Tomato blight - at least the common 'late blight' that starts on the bottom leaves and works its way up - does live in the soil and infects the plants by mud splashing up when it rains. So on the one hand it shouldn't make that much difference what you do with the tomato plants since blight lives in the soil, but on the other hand, it does survive the winter. So there's that. I compost my tomatoes or sometimes send them to the city compost facility even though I apparently don't have to.

Of course if you really do have something other than late blight, all bets are off. You'd have to research how each of those diseases overwinters and base the handling of plant residues accordingly.

I do think garden beds should be covered in winter if possible, with leaves, grass clippings, compostables or other types of mulch.
Tox

Peter1142
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Re: How Fast does Food in the Soil Rot?

Toxcrusadr,

is not true at all. Late blight is not soil borne, doesnt overwinter (except on potato tubers), and is spread by the wind. In addition, Late blight starts with the succulent growth at the top, not the bottom.

Sources:
Usablight.org (has detailed explainations about how two mating types are required)
http://www.cals.ncsu.edu/plantpath/exte ... Blight.htm

Early blight is said to be able to become soil borne and overwinter on crop debris, but this is largely theoretically for where I live. I had Early Blight real bad last year, didn't carefully clean up any crop debris (I mowed it), and it did not return this year. Early blight is easy to identify with the bulls eye pattern. The same is true of Septoria (except the ID), but this seems to survive however it does much easier and is a common problem no matter what you do.
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toxcrusadr
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Re: How Fast does Food in the Soil Rot?

I'm just repeating what I've heard around here. I may have my blight mis-identified. It starts at the bottom, leaves turn yellow, then brown, then fall off. It starts in early summer and works its way up the plant. By fall the leaves are falling off well above the halfway point on the plant. I suppose since it starts early, it's not late blight. Whatever it is that I have, comes back every year no matter where I rotate the tomatoes or what I do with the crop residue. It looks like this:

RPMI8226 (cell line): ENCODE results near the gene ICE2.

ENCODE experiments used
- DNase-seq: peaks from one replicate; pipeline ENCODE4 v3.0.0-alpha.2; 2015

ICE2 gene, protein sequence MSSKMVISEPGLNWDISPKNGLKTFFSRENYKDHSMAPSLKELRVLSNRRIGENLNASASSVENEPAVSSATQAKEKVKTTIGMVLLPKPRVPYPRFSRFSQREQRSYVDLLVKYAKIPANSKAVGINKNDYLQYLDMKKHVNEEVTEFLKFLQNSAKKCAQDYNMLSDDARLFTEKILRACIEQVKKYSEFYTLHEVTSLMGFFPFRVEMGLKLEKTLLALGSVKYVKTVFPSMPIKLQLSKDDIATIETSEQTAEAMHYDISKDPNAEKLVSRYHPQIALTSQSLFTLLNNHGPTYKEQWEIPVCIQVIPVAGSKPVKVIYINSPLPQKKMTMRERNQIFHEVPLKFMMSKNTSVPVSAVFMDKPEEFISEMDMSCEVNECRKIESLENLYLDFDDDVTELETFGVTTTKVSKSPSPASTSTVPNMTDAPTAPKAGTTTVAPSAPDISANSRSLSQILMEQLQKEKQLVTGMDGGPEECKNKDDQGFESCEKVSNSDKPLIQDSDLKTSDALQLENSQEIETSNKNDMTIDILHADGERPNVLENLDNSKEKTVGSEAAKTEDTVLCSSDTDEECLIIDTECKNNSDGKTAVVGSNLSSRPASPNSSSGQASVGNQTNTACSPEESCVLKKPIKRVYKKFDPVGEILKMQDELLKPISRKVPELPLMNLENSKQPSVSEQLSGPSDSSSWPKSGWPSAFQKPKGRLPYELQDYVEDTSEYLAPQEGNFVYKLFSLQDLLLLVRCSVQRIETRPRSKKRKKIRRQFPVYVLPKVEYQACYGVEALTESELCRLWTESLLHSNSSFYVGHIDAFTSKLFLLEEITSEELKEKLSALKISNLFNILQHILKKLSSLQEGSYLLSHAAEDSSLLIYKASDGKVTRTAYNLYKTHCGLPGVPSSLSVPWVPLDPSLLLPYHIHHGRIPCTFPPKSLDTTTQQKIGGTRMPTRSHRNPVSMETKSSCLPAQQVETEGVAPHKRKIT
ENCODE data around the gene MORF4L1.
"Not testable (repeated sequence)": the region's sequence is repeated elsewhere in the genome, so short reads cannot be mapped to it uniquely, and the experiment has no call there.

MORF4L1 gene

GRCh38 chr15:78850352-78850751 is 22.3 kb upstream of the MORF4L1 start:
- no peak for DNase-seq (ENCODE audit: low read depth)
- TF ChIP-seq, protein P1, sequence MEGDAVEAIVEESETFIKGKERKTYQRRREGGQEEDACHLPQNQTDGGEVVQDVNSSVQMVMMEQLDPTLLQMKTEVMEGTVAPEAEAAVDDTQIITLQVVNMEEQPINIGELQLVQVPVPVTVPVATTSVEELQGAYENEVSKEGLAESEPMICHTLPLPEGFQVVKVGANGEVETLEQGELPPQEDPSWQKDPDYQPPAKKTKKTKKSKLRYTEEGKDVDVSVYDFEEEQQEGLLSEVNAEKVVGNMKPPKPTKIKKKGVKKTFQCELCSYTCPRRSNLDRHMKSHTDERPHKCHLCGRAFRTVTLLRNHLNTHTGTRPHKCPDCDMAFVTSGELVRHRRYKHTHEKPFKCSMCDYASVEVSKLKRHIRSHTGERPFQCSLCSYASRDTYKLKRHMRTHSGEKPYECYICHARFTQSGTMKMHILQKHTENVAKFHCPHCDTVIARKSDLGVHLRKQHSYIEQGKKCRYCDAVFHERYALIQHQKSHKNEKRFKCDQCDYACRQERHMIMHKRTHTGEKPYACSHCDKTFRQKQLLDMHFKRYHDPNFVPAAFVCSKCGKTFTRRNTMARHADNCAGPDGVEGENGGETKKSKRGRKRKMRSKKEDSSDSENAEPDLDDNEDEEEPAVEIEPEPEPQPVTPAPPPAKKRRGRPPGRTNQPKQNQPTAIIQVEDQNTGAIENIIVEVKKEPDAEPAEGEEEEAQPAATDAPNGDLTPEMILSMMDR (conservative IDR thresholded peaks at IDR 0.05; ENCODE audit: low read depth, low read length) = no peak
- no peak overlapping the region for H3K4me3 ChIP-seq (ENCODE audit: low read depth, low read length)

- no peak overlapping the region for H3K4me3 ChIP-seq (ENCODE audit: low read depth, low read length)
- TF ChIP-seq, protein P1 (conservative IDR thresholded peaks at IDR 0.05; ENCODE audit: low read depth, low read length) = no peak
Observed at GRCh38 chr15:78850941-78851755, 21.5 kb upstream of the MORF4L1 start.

Image

I certainly don't want to steer anyone wrong as to how to manage diseases, because I'm not that good at it myself!
Tox

Peter1142
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Re: How Fast does Food in the Soil Rot?

Looks like Early Blight IMO... not saying you had any bad advice... just correcting some common misconceptions about Late Blight. :)
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AnnaIkona
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Re: How Fast does Food in the Soil Rot?

Thanks for all of your replies! :) I decided I'll add a tiny amount (about 2 cups) of kitchen scraps to my garden beds each week, and at the beginning of spring I'll order worms so that they'll decompose all the scaps (if they haven't yet).

Can't wait until Spring to start plantin' away! :) Take care folks!
Zone 8b, Canada

toxcrusadr
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Re: How Fast does Food in the Soil Rot?

I wouldn't spend $ on worms, although it won't hurt anything to add them. If you have any worms at all, they will come and work on the stuff you bury, and multiply. If you have no worms it's probably because conditions are not good for them yet, so worms you add will not do well. Luckily there is a host of microbes in the soil that can digest organic matter, so it will break down regardless. Worms are only part of the equation.
Tox

ButterflyLady29
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Re: How Fast does Food in the Soil Rot?

With early blight, since it lives in the soil, wouldn't putting mulch at the base of the tomato plants prevent the blight from being splashed up onto the leaves? You would have to start as soon as you put the plants out and keep spreading it out as the plants grow, if that is something that could prevent the disease. I've not had a problem with early blight and I mulch everything. Just wondering if it was related.

I don't put veggie scraps directly in the garden. We've got too many animals here that would dig them up. Raccoons go nuts for egg shells that have egg residue and opossums and rabbits love fruit peelings.

toxcrusadr
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Re: How Fast does Food in the Soil Rot?

I do mulch my tomatoes asap after planting, but somehow it always happens to a greater or lesser degree. It was wicked humid and rainy last spring followed by a dry late summer and it was the worst ever. I should really spray more for it. If you don't start early - before you even see it - there's almost no stopping it. Slowing it down is about all you can accomplish.
Tox

ButterflyLady29
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Re: How Fast does Food in the Soil Rot?

Thanks for the reply. I'm sorry you have so much trouble keeping tomatoes going. I've never had a problem with blight and wasn't sure if mulching would keep it from happening or not. I've read that it does, sorry to hear it doesn't.